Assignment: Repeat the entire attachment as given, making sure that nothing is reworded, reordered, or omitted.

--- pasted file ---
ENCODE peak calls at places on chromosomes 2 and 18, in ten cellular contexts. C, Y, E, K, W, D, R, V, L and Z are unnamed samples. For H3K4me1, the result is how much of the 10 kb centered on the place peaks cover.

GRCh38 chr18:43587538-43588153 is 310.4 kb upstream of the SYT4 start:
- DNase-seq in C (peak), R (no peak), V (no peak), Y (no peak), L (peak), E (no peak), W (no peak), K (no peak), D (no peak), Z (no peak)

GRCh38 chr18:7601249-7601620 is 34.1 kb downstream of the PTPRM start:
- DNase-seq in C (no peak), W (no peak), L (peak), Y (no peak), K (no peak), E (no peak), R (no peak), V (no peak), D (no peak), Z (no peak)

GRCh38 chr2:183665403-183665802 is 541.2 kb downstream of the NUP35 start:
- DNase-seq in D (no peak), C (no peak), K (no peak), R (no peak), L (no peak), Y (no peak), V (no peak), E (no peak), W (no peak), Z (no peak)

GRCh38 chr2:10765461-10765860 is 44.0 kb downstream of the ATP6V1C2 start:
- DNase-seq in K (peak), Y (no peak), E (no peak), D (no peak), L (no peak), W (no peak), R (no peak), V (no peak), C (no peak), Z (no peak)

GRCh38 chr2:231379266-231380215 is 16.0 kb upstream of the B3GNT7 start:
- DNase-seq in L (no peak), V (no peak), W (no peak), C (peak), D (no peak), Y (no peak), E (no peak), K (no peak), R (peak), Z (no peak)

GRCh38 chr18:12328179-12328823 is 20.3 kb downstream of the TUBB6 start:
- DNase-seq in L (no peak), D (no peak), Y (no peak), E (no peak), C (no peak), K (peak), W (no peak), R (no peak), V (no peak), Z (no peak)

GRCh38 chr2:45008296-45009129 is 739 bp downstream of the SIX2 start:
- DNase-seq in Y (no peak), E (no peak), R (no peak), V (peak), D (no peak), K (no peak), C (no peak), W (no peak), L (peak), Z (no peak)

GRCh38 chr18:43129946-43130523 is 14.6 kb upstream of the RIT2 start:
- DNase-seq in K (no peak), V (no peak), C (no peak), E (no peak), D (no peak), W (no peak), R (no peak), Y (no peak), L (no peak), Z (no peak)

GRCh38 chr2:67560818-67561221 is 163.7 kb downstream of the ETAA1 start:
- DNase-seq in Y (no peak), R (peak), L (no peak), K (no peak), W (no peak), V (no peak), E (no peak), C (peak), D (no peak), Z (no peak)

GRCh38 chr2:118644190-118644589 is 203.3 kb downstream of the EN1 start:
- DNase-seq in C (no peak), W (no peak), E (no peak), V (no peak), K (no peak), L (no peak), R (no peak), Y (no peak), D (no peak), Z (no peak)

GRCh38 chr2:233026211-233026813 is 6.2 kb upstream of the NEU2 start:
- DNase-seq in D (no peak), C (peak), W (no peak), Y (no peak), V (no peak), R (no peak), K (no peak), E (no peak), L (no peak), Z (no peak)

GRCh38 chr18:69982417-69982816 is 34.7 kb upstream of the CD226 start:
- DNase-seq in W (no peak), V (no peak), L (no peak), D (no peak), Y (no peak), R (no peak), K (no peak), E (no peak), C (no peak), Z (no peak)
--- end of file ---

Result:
ENCODE peak calls at places on chromosomes 2 and 18, in ten cellular contexts. C, Y, E, K, W, D, R, V, L and Z are unnamed samples. For H3K4me1, the result is how much of the 10 kb centered on the place peaks cover.

GRCh38 chr18:43587538-43588153 is 310.4 kb upstream of the SYT4 start:
- DNase-seq in C (peak), R (no peak), V (no peak), Y (no peak), L (peak), E (no peak), W (no peak), K (no peak), D (no peak), Z (no peak)

GRCh38 chr18:7601249-7601620 is 34.1 kb downstream of the PTPRM start:
- DNase-seq in C (no peak), W (no peak), L (peak), Y (no peak), K (no peak), E (no peak), R (no peak), V (no peak), D (no peak), Z (no peak)

GRCh38 chr2:183665403-183665802 is 541.2 kb downstream of the NUP35 start:
- DNase-seq in D (no peak), C (no peak), K (no peak), R (no peak), L (no peak), Y (no peak), V (no peak), E (no peak), W (no peak), Z (no peak)

GRCh38 chr2:10765461-10765860 is 44.0 kb downstream of the ATP6V1C2 start:
- DNase-seq in K (peak), Y (no peak), E (no peak), D (no peak), L (no peak), W (no peak), R (no peak), V (no peak), C (no peak), Z (no peak)

GRCh38 chr2:231379266-231380215 is 16.0 kb upstream of the B3GNT7 start:
- DNase-seq in L (no peak), V (no peak), W (no peak), C (peak), D (no peak), Y (no peak), E (no peak), K (no peak), R (peak), Z (no peak)

GRCh38 chr18:12328179-12328823 is 20.3 kb downstream of the TUBB6 start:
- DNase-seq in L (no peak), D (no peak), Y (no peak), E (no peak), C (no peak), K (peak), W (no peak), R (no peak), V (no peak), Z (no peak)

GRCh38 chr2:45008296-45009129 is 739 bp downstream of the SIX2 start:
- DNase-seq in Y (no peak), E (no peak), R (no peak), V (peak), D (no peak), K (no peak), C (no peak), W (no peak), L (peak), Z (no peak)

GRCh38 chr18:43129946-43130523 is 14.6 kb upstream of the RIT2 start:
- DNase-seq in K (no peak), V (no peak), C (no peak), E (no peak), D (no peak), W (no peak), R (no peak), Y (no peak), L (no peak), Z (no peak)

GRCh38 chr2:67560818-67561221 is 163.7 kb downstream of the ETAA1 start:
- DNase-seq in Y (no peak), R (peak), L (no peak), K (no peak), W (no peak), V (no peak), E (no peak), C (peak), D (no peak), Z (no peak)

GRCh38 chr2:118644190-118644589 is 203.3 kb downstream of the EN1 start:
- DNase-seq in C (no peak), W (no peak), E (no peak), V (no peak), K (no peak), L (no peak), R (no peak), Y (no peak), D (no peak), Z (no peak)

GRCh38 chr2:233026211-233026813 is 6.2 kb upstream of the NEU2 start:
- DNase-seq in D (no peak), C (peak), W (no peak), Y (no peak), V (no peak), R (no peak), K (no peak), E (no peak), L (no peak), Z (no peak)

GRCh38 chr18:69982417-69982816 is 34.7 kb upstream of the CD226 start:
- DNase-seq in W (no peak), V (no peak), L (no peak), D (no peak), Y (no peak), R (no peak), K (no peak), E (no peak), C (no peak), Z (no peak)